The role of robotics and coding in education

Former Prime Minister Malcolm Turnbull once declared coding to be as “fundamental as reading and writing’’ in modern Australia - so it is no surprise schools across the Diocese of Maitland-Newcastle have been increasing their focus on coding and robotics courses.

The world has become increasingly digitalised and schools in the Diocese have responded by prioritising STEM (science, technology, engineering and mathematics) subjects to ensure students have the necessary skills to compete in a technology-dominated workforce of the future.

A number of our schools, such as St James Primary School, Kotara South, and St Pius X High School, Adamstown, have recently adopted technology programs provided by Newcastle- based organisation, Broader Learning. This unique educational enterprise was founded to teach children about robotics and how to use and understand code by providing quality STEM learning programs to schools and students from Kindergarten to Year 12.

Broader Learning Director, James Rabbitt, said the programs taught students the concept of critical thinking and how to use coding and robotics to solve common problems. He said coding also provided students with a new creative medium for expressing themselves and their ideas.

“We ask students to combine problem solving, creativity, computational thinking and spatial awareness in order to navigate their robot through a set challenge or obstacle course,” Mr Rabbitt said.

“This adds a crucial physical element to their coding that more deeply engages students and gives them a sense of pride in their work.

“Our project at St Pius X was a part of the Student Maker Projects initiative that we ran in partnership with groups of high school students from four schools in the Newcastle region,” Mr Rabbitt said.

The aim of this initiative was to provide students with an opportunity to learn STEM skills in a different format. Groups received funding and guidance from an undergraduate mentor provided by Broader Learning, to build a STEM project of their choosing designed to solve a ‘problem’.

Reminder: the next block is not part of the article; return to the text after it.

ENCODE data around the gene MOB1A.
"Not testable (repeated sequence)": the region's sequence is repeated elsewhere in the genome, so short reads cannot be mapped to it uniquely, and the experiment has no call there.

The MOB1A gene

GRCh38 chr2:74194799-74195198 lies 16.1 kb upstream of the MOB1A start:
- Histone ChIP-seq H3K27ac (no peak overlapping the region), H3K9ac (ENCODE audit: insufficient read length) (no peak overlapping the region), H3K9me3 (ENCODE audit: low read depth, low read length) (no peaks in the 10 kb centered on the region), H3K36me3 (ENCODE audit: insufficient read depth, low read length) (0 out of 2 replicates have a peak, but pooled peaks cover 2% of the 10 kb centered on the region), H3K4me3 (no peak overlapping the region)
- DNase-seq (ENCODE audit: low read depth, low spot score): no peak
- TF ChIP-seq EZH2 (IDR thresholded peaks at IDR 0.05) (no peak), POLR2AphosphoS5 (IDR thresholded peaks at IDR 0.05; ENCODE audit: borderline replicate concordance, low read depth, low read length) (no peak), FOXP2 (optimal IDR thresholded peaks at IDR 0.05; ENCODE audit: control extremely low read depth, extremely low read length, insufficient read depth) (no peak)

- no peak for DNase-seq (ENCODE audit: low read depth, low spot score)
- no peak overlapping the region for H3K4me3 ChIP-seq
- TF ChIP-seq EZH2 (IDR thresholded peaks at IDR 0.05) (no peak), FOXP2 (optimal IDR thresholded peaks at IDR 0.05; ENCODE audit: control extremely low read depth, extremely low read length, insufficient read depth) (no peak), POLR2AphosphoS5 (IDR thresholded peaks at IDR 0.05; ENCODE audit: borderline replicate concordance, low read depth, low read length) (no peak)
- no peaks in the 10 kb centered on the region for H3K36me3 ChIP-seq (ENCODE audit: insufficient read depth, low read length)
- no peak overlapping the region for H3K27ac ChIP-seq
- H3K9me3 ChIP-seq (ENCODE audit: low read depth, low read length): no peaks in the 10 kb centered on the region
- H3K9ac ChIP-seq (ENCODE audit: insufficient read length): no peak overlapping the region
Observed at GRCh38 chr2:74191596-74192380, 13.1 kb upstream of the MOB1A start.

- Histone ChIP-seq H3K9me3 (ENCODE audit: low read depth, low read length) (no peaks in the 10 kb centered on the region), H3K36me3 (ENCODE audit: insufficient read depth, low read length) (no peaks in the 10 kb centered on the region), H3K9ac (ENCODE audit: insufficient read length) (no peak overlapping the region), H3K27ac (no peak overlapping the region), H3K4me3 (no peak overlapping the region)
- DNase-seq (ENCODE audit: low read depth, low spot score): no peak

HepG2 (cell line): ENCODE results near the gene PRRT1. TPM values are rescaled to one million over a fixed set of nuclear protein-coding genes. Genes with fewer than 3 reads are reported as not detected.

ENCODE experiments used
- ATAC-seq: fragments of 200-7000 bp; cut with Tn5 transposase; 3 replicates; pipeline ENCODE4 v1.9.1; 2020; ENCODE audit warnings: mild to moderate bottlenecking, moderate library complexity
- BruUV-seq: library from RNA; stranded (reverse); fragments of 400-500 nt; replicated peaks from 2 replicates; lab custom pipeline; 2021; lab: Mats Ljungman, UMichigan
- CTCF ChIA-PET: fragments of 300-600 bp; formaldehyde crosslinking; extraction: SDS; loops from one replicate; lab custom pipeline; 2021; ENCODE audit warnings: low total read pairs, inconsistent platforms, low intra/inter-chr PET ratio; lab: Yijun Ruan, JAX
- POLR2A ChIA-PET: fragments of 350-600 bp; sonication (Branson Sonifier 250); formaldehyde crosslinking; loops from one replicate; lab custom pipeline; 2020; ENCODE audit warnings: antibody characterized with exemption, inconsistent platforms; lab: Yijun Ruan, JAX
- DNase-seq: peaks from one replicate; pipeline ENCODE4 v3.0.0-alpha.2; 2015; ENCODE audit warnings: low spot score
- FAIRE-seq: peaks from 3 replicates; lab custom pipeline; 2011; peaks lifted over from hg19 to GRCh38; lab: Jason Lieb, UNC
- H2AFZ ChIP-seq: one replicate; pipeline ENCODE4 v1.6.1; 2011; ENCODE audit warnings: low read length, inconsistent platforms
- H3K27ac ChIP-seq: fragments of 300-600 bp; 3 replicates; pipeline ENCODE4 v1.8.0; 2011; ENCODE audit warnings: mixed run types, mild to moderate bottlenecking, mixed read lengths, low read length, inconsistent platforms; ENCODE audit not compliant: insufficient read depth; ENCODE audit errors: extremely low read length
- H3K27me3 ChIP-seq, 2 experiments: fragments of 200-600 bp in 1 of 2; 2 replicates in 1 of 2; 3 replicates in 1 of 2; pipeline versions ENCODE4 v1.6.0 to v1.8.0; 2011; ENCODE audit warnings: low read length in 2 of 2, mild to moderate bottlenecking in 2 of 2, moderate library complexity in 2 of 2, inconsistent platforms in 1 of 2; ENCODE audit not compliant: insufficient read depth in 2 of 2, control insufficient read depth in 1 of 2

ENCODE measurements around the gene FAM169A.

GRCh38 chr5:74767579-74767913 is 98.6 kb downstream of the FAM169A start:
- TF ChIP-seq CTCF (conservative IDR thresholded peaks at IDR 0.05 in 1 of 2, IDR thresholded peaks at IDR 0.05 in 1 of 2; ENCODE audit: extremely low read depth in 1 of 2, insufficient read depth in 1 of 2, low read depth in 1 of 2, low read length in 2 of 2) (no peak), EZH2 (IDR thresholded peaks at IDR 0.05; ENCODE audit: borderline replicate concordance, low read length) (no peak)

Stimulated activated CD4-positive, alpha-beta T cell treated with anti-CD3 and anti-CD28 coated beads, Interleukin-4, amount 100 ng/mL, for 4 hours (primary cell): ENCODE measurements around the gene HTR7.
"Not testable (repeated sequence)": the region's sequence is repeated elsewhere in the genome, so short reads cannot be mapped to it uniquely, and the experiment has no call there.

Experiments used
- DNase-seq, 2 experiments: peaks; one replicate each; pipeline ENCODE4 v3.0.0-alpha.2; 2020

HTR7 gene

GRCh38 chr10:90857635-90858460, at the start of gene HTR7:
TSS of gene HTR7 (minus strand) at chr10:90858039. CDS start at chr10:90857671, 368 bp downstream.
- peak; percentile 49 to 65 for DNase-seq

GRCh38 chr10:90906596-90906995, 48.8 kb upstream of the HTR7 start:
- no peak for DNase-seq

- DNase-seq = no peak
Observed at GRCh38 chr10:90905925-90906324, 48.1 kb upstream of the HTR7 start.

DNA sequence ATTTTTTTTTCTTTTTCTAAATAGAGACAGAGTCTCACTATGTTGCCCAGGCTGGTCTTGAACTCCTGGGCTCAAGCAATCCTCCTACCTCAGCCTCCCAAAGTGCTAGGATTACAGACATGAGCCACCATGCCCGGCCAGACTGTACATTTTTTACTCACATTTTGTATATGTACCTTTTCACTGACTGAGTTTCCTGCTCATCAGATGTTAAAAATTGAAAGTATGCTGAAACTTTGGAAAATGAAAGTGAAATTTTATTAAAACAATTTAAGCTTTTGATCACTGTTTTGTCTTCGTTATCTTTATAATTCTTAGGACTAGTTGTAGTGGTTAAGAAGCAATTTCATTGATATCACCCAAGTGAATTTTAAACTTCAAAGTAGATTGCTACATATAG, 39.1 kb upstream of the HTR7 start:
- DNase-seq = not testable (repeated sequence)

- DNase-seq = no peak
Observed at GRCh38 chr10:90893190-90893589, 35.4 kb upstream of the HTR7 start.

“The four students at St Pius X worked with an undergraduate mechatronics engineering student and chose to build an off-road Roomba (robotic vacuum) called the Litterbot, to solve the problem of excessive litter in school playgrounds,” Mr Rabbitt said.

Technology Coordinator at St Pius X, Cherie Borger, said Mr Rabbitt and Broader Learning had been a supporter of St Pius since 2015, when he made regular visits to assist teachers and students with their understanding of coding and robotics.

“We were thrilled to be asked to be a part of the pilot Student Maker Project.

“The mentors from Broader Learning were enthusiastic and knowledgeable guides, encouraging the group to explore practical problem solving in the Science, Technology, Engineering and Mathematics domains,” she said

“It’s a unique and powerful medium as it allows the sharing of work and creations across the world wide web with people from other countries and walks of life,” he said.

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